Tarsal Tunnel Syndrome

The tarsal tunnel is the location of the nerve that supplies the entire sole of the foot along the arch side of the ankle. The contents of the tarsal tunnel are the posterior tibial nerve and the posterior tibialis artery and two accompanying veins. The posterior tibial nerve divides into the medial and lateral plantar nerves within this tunnel.

Prior to conservative care, testing including neurosensory testing and ultrasound are used for diagnostic purposes. Conservative care includes potential physical therapy, custom insoles/orthotic use and possible rest and casting.

Traditionally, release of the tarsal tunnel is done by cutting the flexor retinaculum and freeing the posterior tibial nerve. However, there are actually three other sites of compression, in addition to the tarsal tunnel, that need to be decompressed in order to correct the patient’s problems. The other sites are:

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The tibial nerve tunnel (for the tibial n., a)
The medial plantar tunnel (for the medial plantar n., b)
The lateral plantar tunnel (for the lateral plantar n., c)
The calcaneal tunnel (for the medial calcaneal n., d)
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Variations predisposing a person to nerve compression at the ankle:

The posterior tibial nerve most commonly divides into the medial and lateral plantar nerves within this tunnel. In about 5% of people, this division will be above the entrance of the tunnel, so that at the time these nerves enter the tunnel they already occupy about twice the volume of the one posterior tibial nerve.  Surgery for the tarsal tunnel should only be considered if all non-operative treatment options have not been successful at relieving pain and other symptoms. The surgery is conducted to relieve the pressure on the posterior tibial nerve and its branches.  The operation requires an incision that is made from just below the ankle bone (medial malleolus), and that continues in a gentle s-shaped curve to the beginning of the arch of your foot.

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The surgical procedure:

The incision spans the flexor retinaculum and the abductor hallucis muscle (area in rectangle below).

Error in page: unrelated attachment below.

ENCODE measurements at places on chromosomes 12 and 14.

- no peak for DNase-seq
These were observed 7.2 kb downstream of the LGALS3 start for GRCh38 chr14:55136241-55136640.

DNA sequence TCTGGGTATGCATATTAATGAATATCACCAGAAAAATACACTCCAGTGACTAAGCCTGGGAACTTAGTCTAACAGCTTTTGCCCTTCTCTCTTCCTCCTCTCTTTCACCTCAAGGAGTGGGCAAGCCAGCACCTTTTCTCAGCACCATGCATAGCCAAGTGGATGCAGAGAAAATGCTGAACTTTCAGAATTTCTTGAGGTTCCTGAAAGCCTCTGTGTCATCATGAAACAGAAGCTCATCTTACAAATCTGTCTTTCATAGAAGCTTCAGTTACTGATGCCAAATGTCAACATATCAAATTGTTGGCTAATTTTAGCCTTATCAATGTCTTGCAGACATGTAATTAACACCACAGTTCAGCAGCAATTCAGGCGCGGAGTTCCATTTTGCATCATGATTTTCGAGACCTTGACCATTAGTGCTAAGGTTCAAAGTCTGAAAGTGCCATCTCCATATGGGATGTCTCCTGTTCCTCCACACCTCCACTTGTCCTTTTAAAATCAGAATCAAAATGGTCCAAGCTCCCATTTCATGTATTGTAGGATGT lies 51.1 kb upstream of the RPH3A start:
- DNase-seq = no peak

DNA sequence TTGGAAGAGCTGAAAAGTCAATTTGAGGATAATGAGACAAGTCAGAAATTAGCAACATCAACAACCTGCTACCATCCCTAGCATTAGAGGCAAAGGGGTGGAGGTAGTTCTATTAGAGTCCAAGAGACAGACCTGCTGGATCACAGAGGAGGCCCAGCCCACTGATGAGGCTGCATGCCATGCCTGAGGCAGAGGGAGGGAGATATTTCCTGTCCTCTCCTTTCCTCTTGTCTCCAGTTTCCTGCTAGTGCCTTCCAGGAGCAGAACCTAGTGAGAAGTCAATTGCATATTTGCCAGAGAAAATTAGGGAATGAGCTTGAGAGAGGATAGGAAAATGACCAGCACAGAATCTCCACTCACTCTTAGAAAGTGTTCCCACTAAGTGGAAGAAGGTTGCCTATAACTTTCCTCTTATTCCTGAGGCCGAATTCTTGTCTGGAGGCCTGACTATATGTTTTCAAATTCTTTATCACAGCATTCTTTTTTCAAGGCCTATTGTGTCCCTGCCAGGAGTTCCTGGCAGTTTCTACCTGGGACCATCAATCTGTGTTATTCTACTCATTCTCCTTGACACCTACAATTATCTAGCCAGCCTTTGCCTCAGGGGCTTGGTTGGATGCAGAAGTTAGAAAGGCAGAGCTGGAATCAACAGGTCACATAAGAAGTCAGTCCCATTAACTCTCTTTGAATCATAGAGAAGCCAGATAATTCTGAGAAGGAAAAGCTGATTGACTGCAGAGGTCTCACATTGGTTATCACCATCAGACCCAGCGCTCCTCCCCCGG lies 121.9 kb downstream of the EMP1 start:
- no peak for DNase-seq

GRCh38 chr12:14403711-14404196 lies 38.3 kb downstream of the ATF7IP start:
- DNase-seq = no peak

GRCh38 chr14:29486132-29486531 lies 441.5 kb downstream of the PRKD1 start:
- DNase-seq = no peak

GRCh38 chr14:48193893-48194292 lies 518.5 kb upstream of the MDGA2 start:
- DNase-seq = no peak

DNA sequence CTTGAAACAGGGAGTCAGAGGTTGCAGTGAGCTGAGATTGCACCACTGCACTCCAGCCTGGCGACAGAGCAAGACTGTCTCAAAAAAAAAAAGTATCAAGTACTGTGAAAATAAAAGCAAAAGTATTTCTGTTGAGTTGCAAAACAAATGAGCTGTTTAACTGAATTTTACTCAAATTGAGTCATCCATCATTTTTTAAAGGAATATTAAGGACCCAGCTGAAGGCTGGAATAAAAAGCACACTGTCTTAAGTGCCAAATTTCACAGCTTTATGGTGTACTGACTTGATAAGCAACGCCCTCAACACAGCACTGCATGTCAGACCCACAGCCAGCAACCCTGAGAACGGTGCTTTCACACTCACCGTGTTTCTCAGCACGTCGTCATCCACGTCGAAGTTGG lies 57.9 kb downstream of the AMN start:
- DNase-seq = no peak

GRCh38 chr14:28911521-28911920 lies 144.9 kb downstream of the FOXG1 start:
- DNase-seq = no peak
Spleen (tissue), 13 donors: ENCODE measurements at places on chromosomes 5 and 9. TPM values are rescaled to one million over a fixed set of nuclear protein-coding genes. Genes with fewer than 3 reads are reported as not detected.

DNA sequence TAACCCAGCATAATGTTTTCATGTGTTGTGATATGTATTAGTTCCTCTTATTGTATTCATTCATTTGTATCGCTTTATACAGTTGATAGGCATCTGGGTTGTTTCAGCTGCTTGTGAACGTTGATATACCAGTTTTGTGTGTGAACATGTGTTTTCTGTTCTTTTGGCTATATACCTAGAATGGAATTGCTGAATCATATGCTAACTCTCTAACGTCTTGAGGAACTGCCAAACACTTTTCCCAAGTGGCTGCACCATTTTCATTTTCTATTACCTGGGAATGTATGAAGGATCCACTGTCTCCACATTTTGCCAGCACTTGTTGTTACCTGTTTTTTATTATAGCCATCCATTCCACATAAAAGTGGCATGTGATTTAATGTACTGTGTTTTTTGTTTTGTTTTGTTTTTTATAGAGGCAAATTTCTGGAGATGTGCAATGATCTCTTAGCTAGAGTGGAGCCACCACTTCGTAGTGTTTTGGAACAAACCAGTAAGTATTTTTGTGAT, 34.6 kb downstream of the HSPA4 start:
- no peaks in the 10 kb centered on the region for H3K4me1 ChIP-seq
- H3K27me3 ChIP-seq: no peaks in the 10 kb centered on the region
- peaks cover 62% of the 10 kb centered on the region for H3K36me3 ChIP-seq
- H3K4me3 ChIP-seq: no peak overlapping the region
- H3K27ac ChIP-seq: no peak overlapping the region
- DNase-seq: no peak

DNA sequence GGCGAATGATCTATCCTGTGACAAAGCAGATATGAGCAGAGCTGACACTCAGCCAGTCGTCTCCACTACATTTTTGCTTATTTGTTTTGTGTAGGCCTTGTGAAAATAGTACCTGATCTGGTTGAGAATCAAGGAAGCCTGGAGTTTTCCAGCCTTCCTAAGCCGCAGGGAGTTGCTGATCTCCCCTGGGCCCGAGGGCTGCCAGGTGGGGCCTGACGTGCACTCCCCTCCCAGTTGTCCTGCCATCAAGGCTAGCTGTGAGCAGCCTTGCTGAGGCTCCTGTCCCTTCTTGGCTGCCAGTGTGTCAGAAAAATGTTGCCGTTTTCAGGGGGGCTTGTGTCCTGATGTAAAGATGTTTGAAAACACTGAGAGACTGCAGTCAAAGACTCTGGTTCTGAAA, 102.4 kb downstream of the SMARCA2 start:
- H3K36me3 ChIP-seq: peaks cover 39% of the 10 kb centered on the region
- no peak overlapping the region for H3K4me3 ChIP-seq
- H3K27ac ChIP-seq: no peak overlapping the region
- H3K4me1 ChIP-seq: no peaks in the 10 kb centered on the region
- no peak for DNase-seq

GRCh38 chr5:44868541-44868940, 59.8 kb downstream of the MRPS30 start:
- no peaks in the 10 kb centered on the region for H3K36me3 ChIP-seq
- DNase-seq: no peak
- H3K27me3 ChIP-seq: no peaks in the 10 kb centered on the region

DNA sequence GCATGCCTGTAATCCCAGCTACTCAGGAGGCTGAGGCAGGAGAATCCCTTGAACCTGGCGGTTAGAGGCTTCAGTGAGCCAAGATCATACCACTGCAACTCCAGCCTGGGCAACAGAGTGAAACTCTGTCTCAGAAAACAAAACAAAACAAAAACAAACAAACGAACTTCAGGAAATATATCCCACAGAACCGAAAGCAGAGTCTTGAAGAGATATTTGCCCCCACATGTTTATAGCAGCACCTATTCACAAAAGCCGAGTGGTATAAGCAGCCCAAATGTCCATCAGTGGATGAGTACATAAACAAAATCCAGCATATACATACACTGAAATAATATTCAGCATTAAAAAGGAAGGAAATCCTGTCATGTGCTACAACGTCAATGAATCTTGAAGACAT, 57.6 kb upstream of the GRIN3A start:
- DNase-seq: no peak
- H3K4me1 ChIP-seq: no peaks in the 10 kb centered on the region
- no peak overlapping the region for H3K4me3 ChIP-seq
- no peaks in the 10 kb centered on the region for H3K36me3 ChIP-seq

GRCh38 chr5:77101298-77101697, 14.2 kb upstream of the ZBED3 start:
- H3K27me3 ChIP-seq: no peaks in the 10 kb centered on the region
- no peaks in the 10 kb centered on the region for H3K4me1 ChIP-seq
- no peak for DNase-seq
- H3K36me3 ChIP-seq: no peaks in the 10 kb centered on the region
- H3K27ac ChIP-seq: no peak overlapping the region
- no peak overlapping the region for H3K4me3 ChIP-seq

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  1. The flexor retinaculum is being divided to expose the underlying structures. The abductor hallucis muscle is covering the medial and lateral plantar tunnels.

  2. The abductor hallucis muscle is pulled back, its fascia forming the medial and lateral tunnels is divided above each tunnel; and finally the septum is divided.

  3. Once the septum is removed the vessels and nerves share a common tunnel, allowing more room for movement and less compression.

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Picture showing tarsal tunnel incision. Picture showing retinaculum prior to release.
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Tibial and calcaneal nerve branches after release. Medial and lateral plantar nerve tunnels and dividing septa prior to release.

In the post-operative period the patient is encouraged to use the foot as little as possible.

A bulky dressing is applied to the foot. The purpose of such a bulky dressing is to keep the leg from moving and minimize the swelling, and yet protect the foot in case there is a need to put weight on it. Most people will use crutches for the first three weeks; for heavier or older patients, a walker may be utilized.

The dressing is removed one week following surgery, and it is generally successful in having little swelling and little bruising. Sutures are left on for three weeks since it takes 3 weeks for skin to regain 90 % of its original strength. We want the nerves to glide post-operatively, so it is critical during the 2nd and 3rd weeks following the surgery that the posterior tibial nerve and its branches are able to move in the tunnels. An air cast is applied so that the ankle has some range of motion, and allows